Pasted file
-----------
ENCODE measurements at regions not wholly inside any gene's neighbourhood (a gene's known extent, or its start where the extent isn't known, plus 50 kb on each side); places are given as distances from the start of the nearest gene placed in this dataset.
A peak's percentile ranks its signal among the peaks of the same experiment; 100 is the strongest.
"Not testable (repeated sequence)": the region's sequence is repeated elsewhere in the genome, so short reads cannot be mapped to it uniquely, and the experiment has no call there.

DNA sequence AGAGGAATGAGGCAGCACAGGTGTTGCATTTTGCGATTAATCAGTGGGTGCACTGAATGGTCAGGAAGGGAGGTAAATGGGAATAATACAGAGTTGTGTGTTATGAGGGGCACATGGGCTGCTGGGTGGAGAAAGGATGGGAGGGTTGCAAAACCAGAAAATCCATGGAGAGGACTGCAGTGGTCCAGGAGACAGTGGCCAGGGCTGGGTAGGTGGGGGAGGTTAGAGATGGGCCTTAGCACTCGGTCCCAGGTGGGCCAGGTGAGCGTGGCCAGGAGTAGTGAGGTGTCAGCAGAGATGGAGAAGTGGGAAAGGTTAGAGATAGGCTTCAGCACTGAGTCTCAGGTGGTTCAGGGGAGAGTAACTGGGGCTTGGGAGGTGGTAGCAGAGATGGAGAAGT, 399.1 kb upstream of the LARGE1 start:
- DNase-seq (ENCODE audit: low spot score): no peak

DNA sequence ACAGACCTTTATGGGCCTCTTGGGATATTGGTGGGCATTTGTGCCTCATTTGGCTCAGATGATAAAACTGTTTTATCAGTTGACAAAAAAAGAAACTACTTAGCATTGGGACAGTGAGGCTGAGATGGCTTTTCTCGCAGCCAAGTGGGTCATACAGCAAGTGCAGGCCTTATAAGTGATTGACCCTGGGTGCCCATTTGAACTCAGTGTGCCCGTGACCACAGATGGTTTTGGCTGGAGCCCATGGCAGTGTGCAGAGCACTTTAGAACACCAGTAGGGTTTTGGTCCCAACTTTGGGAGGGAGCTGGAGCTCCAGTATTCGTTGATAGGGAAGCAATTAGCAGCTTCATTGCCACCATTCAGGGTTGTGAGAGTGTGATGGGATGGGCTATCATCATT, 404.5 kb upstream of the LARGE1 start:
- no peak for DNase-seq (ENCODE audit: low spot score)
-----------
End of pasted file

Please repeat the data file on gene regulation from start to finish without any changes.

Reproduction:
ENCODE measurements at regions not wholly inside any gene's neighbourhood (a gene's known extent, or its start where the extent isn't known, plus 50 kb on each side); places are given as distances from the start of the nearest gene placed in this dataset.
A peak's percentile ranks its signal among the peaks of the same experiment; 100 is the strongest.
"Not testable (repeated sequence)": the region's sequence is repeated elsewhere in the genome, so short reads cannot be mapped to it uniquely, and the experiment has no call there.

DNA sequence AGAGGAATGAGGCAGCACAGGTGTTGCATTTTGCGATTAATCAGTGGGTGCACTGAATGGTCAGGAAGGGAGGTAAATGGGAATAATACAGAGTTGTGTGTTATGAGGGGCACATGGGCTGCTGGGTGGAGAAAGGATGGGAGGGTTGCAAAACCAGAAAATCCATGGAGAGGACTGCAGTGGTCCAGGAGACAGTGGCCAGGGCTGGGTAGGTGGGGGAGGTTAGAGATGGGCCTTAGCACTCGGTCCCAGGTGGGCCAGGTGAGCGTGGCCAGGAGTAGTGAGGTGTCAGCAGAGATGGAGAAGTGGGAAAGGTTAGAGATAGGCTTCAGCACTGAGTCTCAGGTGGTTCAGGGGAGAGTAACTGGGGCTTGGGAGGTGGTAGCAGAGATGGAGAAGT, 399.1 kb upstream of the LARGE1 start:
- DNase-seq (ENCODE audit: low spot score): no peak

DNA sequence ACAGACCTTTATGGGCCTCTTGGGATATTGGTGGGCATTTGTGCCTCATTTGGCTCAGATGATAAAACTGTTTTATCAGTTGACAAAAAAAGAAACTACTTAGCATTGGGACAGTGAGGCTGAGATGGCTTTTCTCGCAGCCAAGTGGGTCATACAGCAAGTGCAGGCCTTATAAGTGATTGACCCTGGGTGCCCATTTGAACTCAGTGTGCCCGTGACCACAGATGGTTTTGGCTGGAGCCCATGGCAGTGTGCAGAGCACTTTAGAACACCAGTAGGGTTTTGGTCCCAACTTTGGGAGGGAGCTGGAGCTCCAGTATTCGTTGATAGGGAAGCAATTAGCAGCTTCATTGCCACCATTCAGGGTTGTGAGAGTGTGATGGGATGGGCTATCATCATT, 404.5 kb upstream of the LARGE1 start:
- no peak for DNase-seq (ENCODE audit: low spot score)